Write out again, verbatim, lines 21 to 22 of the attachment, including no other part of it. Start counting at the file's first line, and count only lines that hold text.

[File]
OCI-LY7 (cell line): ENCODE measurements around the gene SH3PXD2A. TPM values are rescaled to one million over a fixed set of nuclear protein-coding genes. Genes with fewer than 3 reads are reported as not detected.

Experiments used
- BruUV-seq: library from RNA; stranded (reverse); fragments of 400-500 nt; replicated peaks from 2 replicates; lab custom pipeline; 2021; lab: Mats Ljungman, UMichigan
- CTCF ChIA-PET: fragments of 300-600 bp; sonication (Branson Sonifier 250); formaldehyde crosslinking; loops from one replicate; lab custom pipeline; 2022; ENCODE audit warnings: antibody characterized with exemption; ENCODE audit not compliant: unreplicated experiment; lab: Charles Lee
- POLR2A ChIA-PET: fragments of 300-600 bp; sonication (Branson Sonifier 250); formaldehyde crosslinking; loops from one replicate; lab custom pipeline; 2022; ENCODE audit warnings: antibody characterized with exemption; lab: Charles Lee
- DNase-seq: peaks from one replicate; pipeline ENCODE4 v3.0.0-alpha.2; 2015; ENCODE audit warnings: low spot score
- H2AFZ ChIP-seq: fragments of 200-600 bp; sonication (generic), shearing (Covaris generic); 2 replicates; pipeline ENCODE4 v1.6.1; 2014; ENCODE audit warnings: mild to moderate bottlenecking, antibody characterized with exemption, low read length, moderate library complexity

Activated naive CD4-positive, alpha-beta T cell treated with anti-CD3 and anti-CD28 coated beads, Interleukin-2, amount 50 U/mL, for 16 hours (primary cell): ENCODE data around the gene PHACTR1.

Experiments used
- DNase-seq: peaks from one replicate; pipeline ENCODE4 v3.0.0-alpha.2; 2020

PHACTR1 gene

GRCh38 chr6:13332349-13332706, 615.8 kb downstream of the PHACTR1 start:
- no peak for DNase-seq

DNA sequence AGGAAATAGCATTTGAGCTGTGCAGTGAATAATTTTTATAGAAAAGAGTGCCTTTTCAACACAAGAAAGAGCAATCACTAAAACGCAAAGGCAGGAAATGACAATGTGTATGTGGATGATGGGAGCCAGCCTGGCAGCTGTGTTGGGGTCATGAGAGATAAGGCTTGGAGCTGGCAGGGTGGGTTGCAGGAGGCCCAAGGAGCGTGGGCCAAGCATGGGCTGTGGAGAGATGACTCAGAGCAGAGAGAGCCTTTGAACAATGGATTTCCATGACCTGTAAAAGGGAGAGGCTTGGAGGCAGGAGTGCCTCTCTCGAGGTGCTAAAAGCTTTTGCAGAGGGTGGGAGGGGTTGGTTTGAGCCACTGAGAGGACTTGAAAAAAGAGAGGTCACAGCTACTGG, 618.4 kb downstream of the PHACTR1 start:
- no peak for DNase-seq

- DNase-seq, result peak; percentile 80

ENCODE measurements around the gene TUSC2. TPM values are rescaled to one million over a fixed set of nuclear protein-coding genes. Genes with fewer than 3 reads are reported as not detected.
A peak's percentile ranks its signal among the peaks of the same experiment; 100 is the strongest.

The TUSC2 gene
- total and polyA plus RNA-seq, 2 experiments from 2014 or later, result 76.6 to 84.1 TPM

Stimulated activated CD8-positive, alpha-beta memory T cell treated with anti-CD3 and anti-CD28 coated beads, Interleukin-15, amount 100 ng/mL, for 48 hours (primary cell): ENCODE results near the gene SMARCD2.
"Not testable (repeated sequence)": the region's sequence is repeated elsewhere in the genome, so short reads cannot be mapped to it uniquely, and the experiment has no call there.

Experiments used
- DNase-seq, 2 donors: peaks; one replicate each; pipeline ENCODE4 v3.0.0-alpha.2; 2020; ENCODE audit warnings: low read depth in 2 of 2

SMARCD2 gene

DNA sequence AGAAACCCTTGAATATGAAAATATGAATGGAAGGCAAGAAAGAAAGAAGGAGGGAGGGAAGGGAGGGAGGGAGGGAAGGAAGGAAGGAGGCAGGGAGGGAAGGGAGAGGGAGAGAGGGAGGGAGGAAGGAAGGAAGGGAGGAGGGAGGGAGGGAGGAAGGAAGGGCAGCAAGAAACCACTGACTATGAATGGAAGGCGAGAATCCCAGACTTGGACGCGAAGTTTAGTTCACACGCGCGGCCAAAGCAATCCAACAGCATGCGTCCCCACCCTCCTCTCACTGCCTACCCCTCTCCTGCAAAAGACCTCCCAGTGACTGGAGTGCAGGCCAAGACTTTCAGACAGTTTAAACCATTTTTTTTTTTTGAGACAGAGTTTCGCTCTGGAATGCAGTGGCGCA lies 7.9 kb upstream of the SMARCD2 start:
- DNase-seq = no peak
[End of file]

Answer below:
Stimulated activated CD8-positive, alpha-beta memory T cell treated with anti-CD3 and anti-CD28 coated beads, Interleukin-15, amount 100 ng/mL, for 48 hours (primary cell): ENCODE results near the gene SMARCD2.
"Not testable (repeated sequence)": the region's sequence is repeated elsewhere in the genome, so short reads cannot be mapped to it uniquely, and the experiment has no call there.